Wednesday, 30 September 2015

September Reuse-It Item: Jars

Here at the Reuse Centre, we accept mason jars and baby food jars. They're great for canning, making preserves, storing food or small items, and home organization. This month, our blogger team has shared some other fun and useful ways to reuse old glass jars!

How cool is this? Perfect for a summer party.
Image Source: DIYConfessions.com
Michelle

Here is a tutorial I found a few months ago that teaches you how to turn your mason jar into a sippy cup.

For a special touch, you can also use chalkboard paint to make a label area. Nobody will get their cups mixed up at your next party!

Check it out at DIY Confessions.






Siao
How cute are these? They'd be great for a child's room.
Image Source: ParisBourke.com

Old jars, new lids! Just top the old lids with figurines or plastic animals.  All you need are some solid paint and strong glue to create this refreshed look.  The jar maintains its function, but the new lid adds a pop of colour and personality.

These is great for party favours, kids' storage, and general modern d├ęcor.  Looking for some cute topper combinations? Try rabbits for Easter chocolate jars, a nutcracker for nuts, cats or dogs for pet treats, a bride and groom for wedding favours, and lego men for organizing building blocks.

See the instructions at Paris Bourke.

This is a great way to organize pins and buttons.
Image Source: PrettyPrudent.com
Emma

I love to make mini pin cushion and pin jars from baby food jars. They make a great little stocking stuffer for sewists and other crafty people, and they are so cute.

There are many different methods to make these, but PrettyPrudent.com has a quick, easy to follow tutorial.

These jars look like they're straight out of a magazine!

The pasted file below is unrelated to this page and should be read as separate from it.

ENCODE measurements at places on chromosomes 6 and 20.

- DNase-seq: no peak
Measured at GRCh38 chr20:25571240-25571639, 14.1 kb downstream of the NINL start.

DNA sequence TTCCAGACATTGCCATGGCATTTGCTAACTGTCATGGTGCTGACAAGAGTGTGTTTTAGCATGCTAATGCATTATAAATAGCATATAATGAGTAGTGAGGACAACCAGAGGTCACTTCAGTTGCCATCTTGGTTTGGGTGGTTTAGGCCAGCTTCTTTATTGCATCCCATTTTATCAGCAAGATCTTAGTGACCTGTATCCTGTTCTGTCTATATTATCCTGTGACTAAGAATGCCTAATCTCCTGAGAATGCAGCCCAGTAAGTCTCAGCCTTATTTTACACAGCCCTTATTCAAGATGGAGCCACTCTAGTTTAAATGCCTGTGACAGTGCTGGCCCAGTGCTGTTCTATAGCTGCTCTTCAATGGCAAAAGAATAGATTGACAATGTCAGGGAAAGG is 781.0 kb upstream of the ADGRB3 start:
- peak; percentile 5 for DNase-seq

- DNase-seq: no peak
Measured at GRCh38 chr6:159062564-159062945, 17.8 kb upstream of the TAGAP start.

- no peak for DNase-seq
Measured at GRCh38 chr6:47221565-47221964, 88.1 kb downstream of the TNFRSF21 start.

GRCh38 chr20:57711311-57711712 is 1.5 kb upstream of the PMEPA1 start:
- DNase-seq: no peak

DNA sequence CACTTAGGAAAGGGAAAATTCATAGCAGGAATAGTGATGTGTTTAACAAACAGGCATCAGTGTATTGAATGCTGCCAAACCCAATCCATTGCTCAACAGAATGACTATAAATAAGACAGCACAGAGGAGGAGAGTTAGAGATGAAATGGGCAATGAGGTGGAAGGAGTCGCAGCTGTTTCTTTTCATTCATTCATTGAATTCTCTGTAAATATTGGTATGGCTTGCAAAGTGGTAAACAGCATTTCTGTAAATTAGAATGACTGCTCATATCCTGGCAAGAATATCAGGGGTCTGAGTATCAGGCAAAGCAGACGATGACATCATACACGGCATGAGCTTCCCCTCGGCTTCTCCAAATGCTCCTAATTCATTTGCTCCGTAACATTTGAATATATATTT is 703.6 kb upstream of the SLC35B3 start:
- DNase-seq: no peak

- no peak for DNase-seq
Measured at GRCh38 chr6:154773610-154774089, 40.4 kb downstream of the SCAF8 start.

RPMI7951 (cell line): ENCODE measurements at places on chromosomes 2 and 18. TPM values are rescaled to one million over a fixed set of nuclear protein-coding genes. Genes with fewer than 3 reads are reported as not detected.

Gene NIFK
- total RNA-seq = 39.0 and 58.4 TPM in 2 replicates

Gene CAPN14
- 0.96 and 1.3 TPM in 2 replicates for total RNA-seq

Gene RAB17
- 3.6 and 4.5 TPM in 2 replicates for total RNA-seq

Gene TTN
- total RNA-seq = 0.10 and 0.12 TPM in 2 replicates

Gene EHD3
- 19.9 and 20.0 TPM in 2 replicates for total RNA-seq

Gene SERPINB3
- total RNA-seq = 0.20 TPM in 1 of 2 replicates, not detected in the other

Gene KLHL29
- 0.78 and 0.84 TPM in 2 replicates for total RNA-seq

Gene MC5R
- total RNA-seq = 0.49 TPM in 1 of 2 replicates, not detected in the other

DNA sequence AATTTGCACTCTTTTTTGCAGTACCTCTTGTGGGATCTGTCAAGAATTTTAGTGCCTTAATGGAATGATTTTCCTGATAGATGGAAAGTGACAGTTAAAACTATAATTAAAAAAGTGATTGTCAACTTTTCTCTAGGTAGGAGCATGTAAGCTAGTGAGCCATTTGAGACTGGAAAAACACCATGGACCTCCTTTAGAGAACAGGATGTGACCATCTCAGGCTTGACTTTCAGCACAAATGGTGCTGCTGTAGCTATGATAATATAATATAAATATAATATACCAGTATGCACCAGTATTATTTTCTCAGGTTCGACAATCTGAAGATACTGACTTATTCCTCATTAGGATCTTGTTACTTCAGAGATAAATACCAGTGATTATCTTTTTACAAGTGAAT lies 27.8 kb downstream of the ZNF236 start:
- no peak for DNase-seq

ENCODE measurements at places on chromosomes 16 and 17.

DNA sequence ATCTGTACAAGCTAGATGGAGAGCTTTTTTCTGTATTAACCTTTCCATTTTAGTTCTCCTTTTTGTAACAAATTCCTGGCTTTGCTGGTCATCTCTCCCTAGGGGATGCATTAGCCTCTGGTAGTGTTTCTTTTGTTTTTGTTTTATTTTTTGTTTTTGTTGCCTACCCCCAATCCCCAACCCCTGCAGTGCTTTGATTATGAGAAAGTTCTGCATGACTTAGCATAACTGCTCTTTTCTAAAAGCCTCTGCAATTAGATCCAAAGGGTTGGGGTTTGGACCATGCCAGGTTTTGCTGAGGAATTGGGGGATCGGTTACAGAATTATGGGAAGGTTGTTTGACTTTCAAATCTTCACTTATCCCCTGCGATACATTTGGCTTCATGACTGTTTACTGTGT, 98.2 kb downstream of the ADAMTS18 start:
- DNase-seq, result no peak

Image Source: BeingRachy.blogspot.ca
Tamara

One of my favourite foods is jam. Homemade jam is even better. Glass jars are perfect to store jam, and reuse over and over again, because who would ever get sick of jam? Glass jars are also great for storing a variety of items, or food that doesn't spoil (e.g. sugar and spices).

I've also used jars for decoration. When I first moved into my place, I didn't have any vases for flowers so I just used jars instead. I liked the look so much that I decorated with various assortments of jars and fake flowers. This blogger spray painted her glass jars and the outcome is awesome!

A beautiful splash of green for the long winter ahead!
Image Source: DesignSponge.com
Lana

Autumn, while beautiful, makes me a bit sad because it reminds me of the winter that's coming.

Here's a way to save a little of the lush greenery of summer indoors, by making a glass jar terrarium!

Makezine  and Design Sponge give the basics on just what to do. I can't wait to customize my own!

Friday, 25 September 2015

ReStore - Reducing Waste with Habitat for Humanity

When we moved three years ago, our semi-new couch couldn't fit through the door.  It sat in the garage for a whole year, reminding us of our poor planning and unfortunate waste of a good piece of furniture - but wait!  Just like an unused craft kit is happily accepted at the Reuse Centre, gently used furniture is welcomed at Habitat for Humanity's ReStore!  I called for a pick up and that was that.

Welcome to the ReStore!
I thought very little of the ReStore again until several months ago, when my neighbour started developing her basement.  Costs for all-new building materials were outside her budget, but she knew about the ReStore's other side. They offer reasonably priced building materials. Together, we went for a visit.

The ReStore North location is a medium-sized warehouse. I expected to find a lot of furniture, but it couches, tables, and chairs actually took up very little of the floor space.  Instead there were pallets and shelves full of tile, carpet, hinges, and screws.  There was also an area for light fixtures, sinks, and kitchen cabinets.

Look at all of that flooring!
I learned that the ReStore is "a retail outlet that sells new and gently used building materials and home improvement items".  The stock is made up completely of donations from individuals and businesses. Also, like the Reuse Centre, they promote waste reduction through reuse. Since opening in 2000, they have diverted "over 12,000 tons  of reusable and resalable items from local landfills."

My neighbour found carpet and underlay for less than half the price of new materials(likely a donation from a building site, where the end of roll wasn't usable).  I eyed kitchen cabinets that I later learned may have been part of their Kitchen Salvage Program, which enables residents to donate their whole kitchens before renovations.  

Need new baseboards or wainscoting? I found plenty!
A kitchen reno is probably quite a few years away for me, but in the meantime I'll definitely look to ReStore for any of my future home improvement project supplies.  Aside from the cost savings, I'll know my purchases will help reduce landfill waste and support a good cause.